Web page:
When we first bought our house, as well as having a huge renovation project on our hands, there was also the land – tough weeds and a large part covered in brambles.
Someone mentioned goats as being a great solution to our problem – maybe it was a joke….one of the drawbacks of living in a foreign language.
A couple of months later, whilst driving in the neighbourhood, we saw a wonky tumbledown sign to ‘Fromage de Chevre’. We turned into the traditional Gascon farmhouse and met Magali, who was dealing with around twenty kid goats, which had been recently born. We chatted, I petted the kid goats, and we bought some cheese.
A couple of weeks later, we bumped into Magali at a local market. We asked after the kid goats, she smiled and explained that there were two about to go to the butchers – were we interested in taking them. We had thirty minutes
to make up our minds – of course we said yes.
We returned home and identified the old wine barn adjacent to the house as the perfect goat nursery. Magali explained that they would need to be fed twice a day by hand, until they could go out into the field – I drove to the farm every day to pick up the hand-drawn milk. Goats are affectionate and very intelligent and we became quickly attached to them. We named them Eleanor of Aquitaine and Henry Plantagnet.
There were two kids about to go to the butchers, were we interested in taking them? Of course we said 'yes'.
Henry and Eleanor
The trouble started when Henry and Eleanor were due to go into the field. Their early life was spent next to our house being bottle fed, and the idea of going into a field was clearly abhorrent.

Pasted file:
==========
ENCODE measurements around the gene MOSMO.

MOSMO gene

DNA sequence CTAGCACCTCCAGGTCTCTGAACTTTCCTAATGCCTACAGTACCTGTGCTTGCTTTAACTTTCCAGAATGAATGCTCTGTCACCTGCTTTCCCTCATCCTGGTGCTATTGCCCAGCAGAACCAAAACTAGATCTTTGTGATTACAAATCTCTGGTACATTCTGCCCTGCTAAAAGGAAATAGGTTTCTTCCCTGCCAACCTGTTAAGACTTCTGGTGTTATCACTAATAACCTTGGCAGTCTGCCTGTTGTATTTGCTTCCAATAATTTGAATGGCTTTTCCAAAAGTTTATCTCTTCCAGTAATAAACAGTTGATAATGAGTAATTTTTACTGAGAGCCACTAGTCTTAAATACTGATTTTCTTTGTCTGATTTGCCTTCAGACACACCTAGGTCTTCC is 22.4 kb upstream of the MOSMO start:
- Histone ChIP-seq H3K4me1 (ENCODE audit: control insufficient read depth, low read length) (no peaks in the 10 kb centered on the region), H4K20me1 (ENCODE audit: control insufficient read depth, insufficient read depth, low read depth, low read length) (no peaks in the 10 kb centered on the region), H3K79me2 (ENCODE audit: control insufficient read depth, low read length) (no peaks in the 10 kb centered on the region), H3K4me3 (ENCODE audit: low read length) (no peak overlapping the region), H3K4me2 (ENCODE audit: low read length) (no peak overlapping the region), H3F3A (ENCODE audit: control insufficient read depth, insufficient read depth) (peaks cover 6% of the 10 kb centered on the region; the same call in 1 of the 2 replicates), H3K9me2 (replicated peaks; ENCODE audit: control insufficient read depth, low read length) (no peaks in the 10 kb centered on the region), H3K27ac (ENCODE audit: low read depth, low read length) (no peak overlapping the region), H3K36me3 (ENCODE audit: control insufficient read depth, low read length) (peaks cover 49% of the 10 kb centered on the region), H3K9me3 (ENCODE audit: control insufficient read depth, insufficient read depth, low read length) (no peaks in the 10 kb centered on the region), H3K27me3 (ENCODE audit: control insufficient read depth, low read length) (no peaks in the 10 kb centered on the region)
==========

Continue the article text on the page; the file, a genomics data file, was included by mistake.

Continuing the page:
The field in question was about an acre, and full of brambles, but Henry and Eleanor spent their whole day standing at the top of the field looking at the house longingly. We had built a simple fence to keep them in, until one day Magali arrived to de-worm them and clean their hooves. Instead of opening the gate, she nimbly hopped over – this was when it started to go horribly wrong.
Our Alpine goats from Chamonix quickly realised how easy it was to leap the fence. As soon as we’d turned our backs, they escaped into our freshly planted orchard, stripping the young branches within minutes. After destroying the fruit trees they then moved into the garden, eating the choicest flowers. Fresh bramble shoots were off the menu.
Taking the goats on walks along country lanes so they could munch the hedgerow was clearly not common practice – the local farmer’s wife had to stop her car as she cried with laughter at the spectacle!
Electrifying the fence didn’t help, as soon as a blade of grass touched it, the
electric current didn’t work. For months Henry and Eleanor escaped every day
without fail, until we decided to bring them back into the wine barn.
At this stage they were growing fast, and they needed A LOT of greenery. The only way to do this was to take them on walks along the country lanes with the dogs, so they could munch in the hedgerow. This was clearly not common practice as the local farmer’s wife had to stop her car as she cried with laughter at the spectacle.
This was not a long-term practical solution, plus the fact Henry had developed some impressive horns, and had decided that my husband was now a rival. Several attempts at my husband’s castration didn’t help his cause. It was time for them to go.
We found a home in the Pyrenees for them with a lady who had several animals and high security fencing! When she arrived at our house with a 4×4, she took one look at the goats and suggested coming back with a trailer, as they were too big for the car. My husband put them in the back, closed the door as they stared reproachfully at him, with the final words ‘this will be just fine.’
Walking Henry and Eleanor to get some greenery!